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"On my part, I remain committed to the process of dialogue. It is my firm belief that dialogue and a willingness to look with honesty and clarity at the reality of Tibet can lead us to a viable solution."

Tibetan monks stage protest in China: Report

March 1, 2009

Friday, 27 February , 2009, 18:45

Beijing: Paramilitary police Friday sealed off a monastery in western
China after more than 100 Tibetan monks staged a protest outside local
government offices, US-based Radio Free Asia reported.

The Buddhist monks from Lutsang monastery in Qinghai province marched to
the offices in Guinan county (Mangra in Tibetan), issued a demand for
greater government understanding and held a 30-minute candlelit vigil,
local residents and a former monk told the broadcaster.

China begins moves to pre-empt new Tibetan stir

The brief protest took place early Wednesday morning, on the first day
of the traditional Tibetan lunar new year festival, or Losar, the report
said.

The broadcaster showed a photograph on its website of hooded monks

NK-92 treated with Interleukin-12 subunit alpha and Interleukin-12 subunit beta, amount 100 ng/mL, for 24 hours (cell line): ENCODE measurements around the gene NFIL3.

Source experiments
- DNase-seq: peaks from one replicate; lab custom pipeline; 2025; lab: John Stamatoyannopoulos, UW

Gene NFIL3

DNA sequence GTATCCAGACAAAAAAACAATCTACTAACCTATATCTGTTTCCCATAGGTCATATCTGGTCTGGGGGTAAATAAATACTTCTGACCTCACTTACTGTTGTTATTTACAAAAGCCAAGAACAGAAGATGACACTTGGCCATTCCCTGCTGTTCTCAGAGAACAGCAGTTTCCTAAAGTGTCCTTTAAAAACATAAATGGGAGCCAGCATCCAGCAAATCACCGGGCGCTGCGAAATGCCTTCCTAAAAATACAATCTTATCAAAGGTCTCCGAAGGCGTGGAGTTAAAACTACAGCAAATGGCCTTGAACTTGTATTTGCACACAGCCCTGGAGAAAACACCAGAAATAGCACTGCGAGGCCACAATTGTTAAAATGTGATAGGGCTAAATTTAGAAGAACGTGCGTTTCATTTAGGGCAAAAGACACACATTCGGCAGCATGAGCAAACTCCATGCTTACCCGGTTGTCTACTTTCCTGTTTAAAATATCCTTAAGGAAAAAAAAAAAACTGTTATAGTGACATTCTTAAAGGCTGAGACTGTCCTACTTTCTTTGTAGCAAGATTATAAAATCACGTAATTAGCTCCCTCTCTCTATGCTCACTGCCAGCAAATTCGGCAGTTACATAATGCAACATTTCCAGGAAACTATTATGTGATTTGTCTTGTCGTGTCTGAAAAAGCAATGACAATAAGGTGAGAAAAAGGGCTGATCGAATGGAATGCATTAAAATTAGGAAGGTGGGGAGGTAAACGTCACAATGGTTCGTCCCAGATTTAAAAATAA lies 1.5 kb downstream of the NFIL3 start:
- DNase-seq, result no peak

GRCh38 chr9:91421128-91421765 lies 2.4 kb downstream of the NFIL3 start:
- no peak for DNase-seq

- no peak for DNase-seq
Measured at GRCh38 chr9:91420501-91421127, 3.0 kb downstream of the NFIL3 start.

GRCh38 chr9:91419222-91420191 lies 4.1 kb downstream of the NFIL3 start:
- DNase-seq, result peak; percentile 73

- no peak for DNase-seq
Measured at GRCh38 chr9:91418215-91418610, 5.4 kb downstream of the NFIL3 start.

holding candles under a gate bearing the Chinese and Tibetan sign
"Qinghai Province Guinan County People's Government."

It said police issued a notice Friday ordering the leaders of the
protest to surrender to local authorities and threatened to deal more
severely with those who failed to turn themselves in.

China targets Dalai Lama with slavery charges

The broadcaster quoted an unidentified source as saying Lutsang
monastery was "surrounded by a force of the People's Armed Police" and
that no one was allowed in or out.

Many monks in Qinghai and other Tibetan areas of China appear to have
heeded calls by Tibetan exile groups to boycott this year's Losar
celebrations.

Chinese authorities have increased security in many Tibetan areas in the
run-up to the anniversaries of widespread rioting last year and the 50th
anniversary of the flight into exile of the Dalai Lama.

Independence or autonomy: Tibetan dilemma continues

Several other small protests were reported in Tibetan areas this month.

Police in Litang town, which is part of Ganzi in Sichuan province, last
week arrested about 20 people after small protests, a Tibetan exile
group said.

Last year's protests began in Lhasa, the capital of the Tibet Autonomous
Region, on March 10, the 49th anniversary of a failed Tibetan uprising
against Chinese rule.

The government said 19 people were killed in the rioting but the Tibetan
government-in-exile said up to 200 people were killed, most of them
Tibetans shot by Chinese paramilitary police.

No further talks with China: Tibetans in exile

Last week China said 76 people were sentenced to prison for their role
in the Lhasa rioting.
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